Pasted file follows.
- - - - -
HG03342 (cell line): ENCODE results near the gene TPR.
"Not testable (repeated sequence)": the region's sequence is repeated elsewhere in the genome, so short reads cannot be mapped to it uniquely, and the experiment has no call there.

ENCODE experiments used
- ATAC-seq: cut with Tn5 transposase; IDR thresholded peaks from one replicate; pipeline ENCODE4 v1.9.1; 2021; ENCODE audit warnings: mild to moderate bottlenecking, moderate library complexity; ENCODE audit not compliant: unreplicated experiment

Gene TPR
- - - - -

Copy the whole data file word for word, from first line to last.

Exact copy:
HG03342 (cell line): ENCODE results near the gene TPR.
"Not testable (repeated sequence)": the region's sequence is repeated elsewhere in the genome, so short reads cannot be mapped to it uniquely, and the experiment has no call there.

ENCODE experiments used
- ATAC-seq: cut with Tn5 transposase; IDR thresholded peaks from one replicate; pipeline ENCODE4 v1.9.1; 2021; ENCODE audit warnings: mild to moderate bottlenecking, moderate library complexity; ENCODE audit not compliant: unreplicated experiment

Gene TPR